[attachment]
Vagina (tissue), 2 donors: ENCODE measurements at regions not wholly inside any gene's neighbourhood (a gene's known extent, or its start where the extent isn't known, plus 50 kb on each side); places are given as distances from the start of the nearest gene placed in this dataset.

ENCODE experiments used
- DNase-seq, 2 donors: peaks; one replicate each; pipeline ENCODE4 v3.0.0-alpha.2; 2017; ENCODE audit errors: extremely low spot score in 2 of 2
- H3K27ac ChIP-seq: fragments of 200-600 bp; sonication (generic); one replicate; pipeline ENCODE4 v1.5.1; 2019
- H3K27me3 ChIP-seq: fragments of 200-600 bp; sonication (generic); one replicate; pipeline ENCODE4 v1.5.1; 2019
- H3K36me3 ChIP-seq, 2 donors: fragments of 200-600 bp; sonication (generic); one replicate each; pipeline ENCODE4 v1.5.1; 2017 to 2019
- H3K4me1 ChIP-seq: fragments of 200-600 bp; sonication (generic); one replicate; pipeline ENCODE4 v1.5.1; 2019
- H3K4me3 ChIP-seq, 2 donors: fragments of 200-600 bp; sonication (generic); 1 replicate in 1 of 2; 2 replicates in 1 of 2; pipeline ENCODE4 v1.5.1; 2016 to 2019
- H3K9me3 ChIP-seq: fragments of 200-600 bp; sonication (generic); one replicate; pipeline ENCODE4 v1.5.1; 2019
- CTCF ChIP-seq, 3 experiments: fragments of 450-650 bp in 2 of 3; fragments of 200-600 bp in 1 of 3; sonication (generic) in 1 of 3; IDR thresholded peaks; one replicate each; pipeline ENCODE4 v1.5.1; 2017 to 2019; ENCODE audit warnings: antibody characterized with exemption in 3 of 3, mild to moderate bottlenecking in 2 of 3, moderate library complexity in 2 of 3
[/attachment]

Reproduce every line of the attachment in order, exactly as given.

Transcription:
Vagina (tissue), 2 donors: ENCODE measurements at regions not wholly inside any gene's neighbourhood (a gene's known extent, or its start where the extent isn't known, plus 50 kb on each side); places are given as distances from the start of the nearest gene placed in this dataset.

ENCODE experiments used
- DNase-seq, 2 donors: peaks; one replicate each; pipeline ENCODE4 v3.0.0-alpha.2; 2017; ENCODE audit errors: extremely low spot score in 2 of 2
- H3K27ac ChIP-seq: fragments of 200-600 bp; sonication (generic); one replicate; pipeline ENCODE4 v1.5.1; 2019
- H3K27me3 ChIP-seq: fragments of 200-600 bp; sonication (generic); one replicate; pipeline ENCODE4 v1.5.1; 2019
- H3K36me3 ChIP-seq, 2 donors: fragments of 200-600 bp; sonication (generic); one replicate each; pipeline ENCODE4 v1.5.1; 2017 to 2019
- H3K4me1 ChIP-seq: fragments of 200-600 bp; sonication (generic); one replicate; pipeline ENCODE4 v1.5.1; 2019
- H3K4me3 ChIP-seq, 2 donors: fragments of 200-600 bp; sonication (generic); 1 replicate in 1 of 2; 2 replicates in 1 of 2; pipeline ENCODE4 v1.5.1; 2016 to 2019
- H3K9me3 ChIP-seq: fragments of 200-600 bp; sonication (generic); one replicate; pipeline ENCODE4 v1.5.1; 2019
- CTCF ChIP-seq, 3 experiments: fragments of 450-650 bp in 2 of 3; fragments of 200-600 bp in 1 of 3; sonication (generic) in 1 of 3; IDR thresholded peaks; one replicate each; pipeline ENCODE4 v1.5.1; 2017 to 2019; ENCODE audit warnings: antibody characterized with exemption in 3 of 3, mild to moderate bottlenecking in 2 of 3, moderate library complexity in 2 of 3